Last year was certainly a good year for Australian IT job hunters, with reports of 'skills shortages' peppering headlines across the country. Sadly for recruiters, the situation will not change much in 2007, according to this month's Biannual Labour Market Update from APESMA (Association of Professional Engineers, Scientists and Managers, Australia).
APESMA has reported declines of up to 50 percent in first year tertiary IT enrolments. To make matters worse, the organisation found that almost two thirds of the country's precious few graduate scientists and engineers intend to seek better wages and conditions overseas.
From an international perspective, only 0.4 percent of Australian university students currently graduate with mathematical qualifications, compared with an OECD (Organisation for Economic Co-operation and Development) average of 1.0 percent.
Without a healthy supply of highly trained scientists and engineers, Australia runs the risk of being unable to meet existing demands, and the demands of major resource and infrastructure projects in the near future, warns Geoff Fary, Acting CEO of APESMA.
"In short, our economy will become increasingly uncompetitive," he said, highlighting a nationwide shortfall to the order of 20,000 engineers expected in the next few years.
Fary blamed the fall in demand for science courses on a failure to attract secondary students to mathematics and science, and the pedestrian image that is often held by secondary students of the technology-based professions.
Potential students tend also to be deterred from IT degrees due to outdated fears about the job market, speculates Bill Wilson, Acting Head of the University of New South Wales' school of Computer Science and Engineering.
"There were short-term employment problems immediately after the "tech-wreck" a few years ago," he said. "However, our current graduates seem to be doing well at getting jobs - and our graduates' starting salaries are rising."
Salaries may be rising, but the cost of undertaking University studies could still outweigh the long-term benefits of an IT degree in potential students' minds. Under the current HECS (Higher Education Contribution) scheme, a science degree attracts the second highest band of fees, costing just $1,200 less than Medicine and Law, and over 40 percent dearer than an Arts degree. Science students now pay $7,118 per year, compared with the $3,000 per year paid by students in 1996.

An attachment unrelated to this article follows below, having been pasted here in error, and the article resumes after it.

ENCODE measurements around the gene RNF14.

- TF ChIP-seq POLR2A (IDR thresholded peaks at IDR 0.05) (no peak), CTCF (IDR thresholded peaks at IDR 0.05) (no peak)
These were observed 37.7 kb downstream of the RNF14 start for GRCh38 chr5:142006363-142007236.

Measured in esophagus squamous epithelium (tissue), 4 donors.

"Its [HECS fees] growth in recent years has been unchecked and it is pricing many students, particularly those from less advantaged backgrounds, out of tertiary studies," Fary said.
Wilson agrees, saying that HECS fees should ideally reflect the cost of training, which are "very high" for medicine, and "in-between" for science, ICT and engineering. Taken from that perspective, the pricing scheme currently in place does not seem fair, he said.
"The government seems to be charging HECS at whatever rate it thinks the market will bear - that might make sense for international students, but seems unfair for local students," Wilson said.
In a televised interview with ABC earlier this month, Federal Minister for Education, Science and Training, Julie Bishop, outlined a plan to invest $52 billion in science in the next half decade in an effort to boost the country's perception of scientists and their contribution to society.
While she denied that current HECS fees are a deterrent for potential tertiary students, declaring the current scheme "one of the fairest systems in the world", Bishop did promise a review of the HECS banding of science in relation to other courses.
With the federal election looming later this year, however, newspaper reports are sceptical about whether science and education programs will make it into the government's tightening budget.
And so the skills shortage continues, to the woe of IT recruiters. But it's not all bad news for the IT industry. In the struggle to fill IT vacancies, employers are now offering benefits such as increased annual leave, retention payments, part-time and work from home contracts, and overseas exchange.
IT professionals now net in an average salary of $85,610, with increases of up to 5 percent in the private sector, and 3.8 percent in the public sector, according to APESMA.